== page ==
9/8/2019 Thirteenth Sunday after Pentecost The text is Luke 14: 25-33.
Grace, mercy, and peace are yours from God the Father and our Lord and Savior, Jesus Christ. Amen.
(Singling out one of the parishioners); “Good morning Rob, how would you like to take a trip go to France? No, really, I have an opportunity to go to Paris and I thought you might want to go with me. So, do you want to come along?” (Parishioner asks: ‘How much will it cost?’) “How much will it cost? Ah…, let me check and get back to you”. Rather obvious question, no? I mean would anyone agree to a trip to Europe without knowing the cost of airfare, hotel, and meals? What about the date the trip departs, how long we would be out of the country, and most importantly how do we convince our spouses to let us go?
No rational person would agree to participate in anything as important as an overseas trip without first inquiring as to the cost. Even if that traveling gnome or Captain Obvious from those ubiquitous travel sites ensured us of the lowest fare, we would still be compelled to know the total price tag before we would agree to embark on such a costly endeavor.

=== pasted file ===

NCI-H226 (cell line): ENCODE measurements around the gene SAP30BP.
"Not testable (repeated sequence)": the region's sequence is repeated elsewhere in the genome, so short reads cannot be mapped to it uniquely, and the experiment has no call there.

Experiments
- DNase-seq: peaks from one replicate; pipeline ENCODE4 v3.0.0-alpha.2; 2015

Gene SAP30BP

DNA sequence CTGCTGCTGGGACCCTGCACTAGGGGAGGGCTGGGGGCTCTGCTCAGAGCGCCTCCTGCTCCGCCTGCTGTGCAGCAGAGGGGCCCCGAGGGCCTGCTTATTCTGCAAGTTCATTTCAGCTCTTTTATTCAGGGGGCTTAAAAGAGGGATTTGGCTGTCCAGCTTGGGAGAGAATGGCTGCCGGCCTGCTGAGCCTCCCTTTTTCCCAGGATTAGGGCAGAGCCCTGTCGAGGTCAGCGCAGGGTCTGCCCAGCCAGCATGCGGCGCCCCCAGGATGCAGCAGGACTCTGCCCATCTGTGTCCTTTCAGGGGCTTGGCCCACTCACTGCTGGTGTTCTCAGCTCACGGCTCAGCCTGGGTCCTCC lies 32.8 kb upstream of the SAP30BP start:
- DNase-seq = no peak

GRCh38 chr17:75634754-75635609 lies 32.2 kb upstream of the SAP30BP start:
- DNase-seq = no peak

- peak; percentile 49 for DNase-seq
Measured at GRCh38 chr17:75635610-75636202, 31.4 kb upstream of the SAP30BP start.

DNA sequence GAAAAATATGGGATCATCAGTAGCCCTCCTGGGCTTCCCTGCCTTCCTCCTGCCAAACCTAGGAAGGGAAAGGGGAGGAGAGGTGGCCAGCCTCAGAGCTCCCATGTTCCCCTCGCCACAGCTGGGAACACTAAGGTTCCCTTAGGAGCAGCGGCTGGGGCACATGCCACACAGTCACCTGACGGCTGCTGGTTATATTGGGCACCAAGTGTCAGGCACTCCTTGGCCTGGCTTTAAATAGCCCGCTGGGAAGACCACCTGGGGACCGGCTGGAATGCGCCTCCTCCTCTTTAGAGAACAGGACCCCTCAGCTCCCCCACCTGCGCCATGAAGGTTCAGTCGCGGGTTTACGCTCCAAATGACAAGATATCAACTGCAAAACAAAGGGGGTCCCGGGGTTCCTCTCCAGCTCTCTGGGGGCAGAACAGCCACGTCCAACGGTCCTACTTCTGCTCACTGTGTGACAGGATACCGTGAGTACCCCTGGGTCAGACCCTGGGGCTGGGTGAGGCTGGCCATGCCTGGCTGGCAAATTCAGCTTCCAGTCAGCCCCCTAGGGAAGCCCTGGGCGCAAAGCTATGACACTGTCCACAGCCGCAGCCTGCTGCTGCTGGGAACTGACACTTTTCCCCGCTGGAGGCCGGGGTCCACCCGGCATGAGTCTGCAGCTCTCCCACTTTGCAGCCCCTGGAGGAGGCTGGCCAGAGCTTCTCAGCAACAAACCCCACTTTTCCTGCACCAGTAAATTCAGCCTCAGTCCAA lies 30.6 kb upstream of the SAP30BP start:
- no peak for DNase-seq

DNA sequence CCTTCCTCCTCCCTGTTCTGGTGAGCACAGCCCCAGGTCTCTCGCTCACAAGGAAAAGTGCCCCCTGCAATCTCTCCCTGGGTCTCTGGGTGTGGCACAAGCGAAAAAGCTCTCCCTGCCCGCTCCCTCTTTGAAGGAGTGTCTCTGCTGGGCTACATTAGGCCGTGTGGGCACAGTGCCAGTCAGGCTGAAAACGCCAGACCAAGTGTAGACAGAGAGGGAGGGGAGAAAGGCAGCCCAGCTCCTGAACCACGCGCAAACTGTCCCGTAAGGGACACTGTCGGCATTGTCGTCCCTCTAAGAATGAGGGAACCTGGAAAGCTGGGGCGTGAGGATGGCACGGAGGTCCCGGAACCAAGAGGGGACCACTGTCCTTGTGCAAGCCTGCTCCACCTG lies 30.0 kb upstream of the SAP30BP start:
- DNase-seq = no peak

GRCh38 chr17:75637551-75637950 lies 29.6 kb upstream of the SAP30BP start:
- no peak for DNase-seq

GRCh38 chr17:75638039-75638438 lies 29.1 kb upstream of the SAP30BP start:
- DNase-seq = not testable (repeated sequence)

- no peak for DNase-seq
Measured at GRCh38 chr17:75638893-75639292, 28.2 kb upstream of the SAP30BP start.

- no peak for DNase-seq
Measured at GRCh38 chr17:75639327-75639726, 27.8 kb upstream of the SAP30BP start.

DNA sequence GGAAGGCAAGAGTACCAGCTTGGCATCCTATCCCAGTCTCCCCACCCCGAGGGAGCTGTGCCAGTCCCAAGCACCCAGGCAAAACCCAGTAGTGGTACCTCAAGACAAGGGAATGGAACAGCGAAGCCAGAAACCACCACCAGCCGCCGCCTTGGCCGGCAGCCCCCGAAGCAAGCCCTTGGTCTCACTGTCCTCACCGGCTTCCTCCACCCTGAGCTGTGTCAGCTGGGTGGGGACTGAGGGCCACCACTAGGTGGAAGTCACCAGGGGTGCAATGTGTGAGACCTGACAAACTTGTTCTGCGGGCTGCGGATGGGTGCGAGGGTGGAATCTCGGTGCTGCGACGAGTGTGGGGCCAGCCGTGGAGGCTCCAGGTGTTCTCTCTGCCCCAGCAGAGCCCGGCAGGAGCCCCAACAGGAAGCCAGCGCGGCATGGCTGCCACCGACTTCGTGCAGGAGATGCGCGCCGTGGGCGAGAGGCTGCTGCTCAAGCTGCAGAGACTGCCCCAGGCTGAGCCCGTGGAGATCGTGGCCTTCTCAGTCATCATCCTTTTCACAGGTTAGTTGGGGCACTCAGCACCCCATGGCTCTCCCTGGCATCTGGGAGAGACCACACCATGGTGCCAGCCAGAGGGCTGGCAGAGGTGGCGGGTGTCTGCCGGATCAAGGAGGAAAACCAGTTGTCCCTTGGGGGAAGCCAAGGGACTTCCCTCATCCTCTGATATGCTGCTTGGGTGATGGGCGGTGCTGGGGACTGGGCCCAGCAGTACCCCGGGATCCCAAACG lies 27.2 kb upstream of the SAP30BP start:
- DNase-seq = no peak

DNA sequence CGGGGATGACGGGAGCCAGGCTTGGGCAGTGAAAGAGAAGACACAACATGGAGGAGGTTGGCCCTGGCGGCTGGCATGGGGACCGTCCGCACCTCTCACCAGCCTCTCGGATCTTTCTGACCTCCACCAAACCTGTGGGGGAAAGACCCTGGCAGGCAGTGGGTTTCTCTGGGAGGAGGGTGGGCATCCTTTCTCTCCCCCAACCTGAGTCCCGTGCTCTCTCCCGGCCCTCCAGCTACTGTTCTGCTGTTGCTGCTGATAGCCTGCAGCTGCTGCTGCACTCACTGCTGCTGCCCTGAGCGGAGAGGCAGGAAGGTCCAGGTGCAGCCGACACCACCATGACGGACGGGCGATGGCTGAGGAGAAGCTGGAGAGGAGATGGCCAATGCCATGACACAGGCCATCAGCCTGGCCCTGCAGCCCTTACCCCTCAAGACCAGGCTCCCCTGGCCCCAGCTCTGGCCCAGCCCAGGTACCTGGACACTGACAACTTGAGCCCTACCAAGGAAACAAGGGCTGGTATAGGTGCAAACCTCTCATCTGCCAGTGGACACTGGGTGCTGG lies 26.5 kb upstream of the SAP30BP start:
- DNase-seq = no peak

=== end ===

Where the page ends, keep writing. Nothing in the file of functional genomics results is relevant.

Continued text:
Luke tells us this morning that ‘large crowds’ were travelling with Jesus. By this time in his ministry Christ had become quite well-known and popular in certain circles. Potential disciples were following him throughout Galilee, and they were eager to hear him preach the coming kingdom; they wanted to see him perform miracles, and like many people today, they wanted to be part of the ‘in crowd’. Rather like groupies following rock stars around from concert to concert. But if any of them were considering becoming a genuine follower of Jesus, a disciple like the twelve, he wanted them to be fully aware of what that choice would cost them. He knows it’s time to thin out the crowd of would-be disciples. Jesus tells them they must ‘hate’ father, mother, wife, and children. At first glance this seems pretty harsh. After all Jesus repeatedly tells us we must honor our parents, love our spouses, and to suffer the little children to come to him. The Greek word translated here as ‘hate’ is from a Hebrew expression referring to comparison. Its ancient meaning was to ‘love less’. It’s like saying ‘Suzie hates cookies, but loves ice cream’. She obviously does like cookies, but they come in second when ice cream is involved. A big dish of Rocky Road ice cream is preferred over a few chocolate chip cookies. The message is that if the decision is made to follow Christ, everything else becomes secondary, even the life of the believer. The would-be followers are told they must ‘carry the cross.’ This doesn’t refer to each person’s individual burdens, but is in reference to the Roman policy of requiring the condemned to carry the beam of their cross to the crucifixion site. Christ is telling the crowd they must be willing to share in his suffering, to be willing to follow him unto death. He wants to be sure that potential followers know they must be willing to see their discipleship through ‘to the end’. In essence, Jesus is quoting for the people ‘the cost of discipleship’.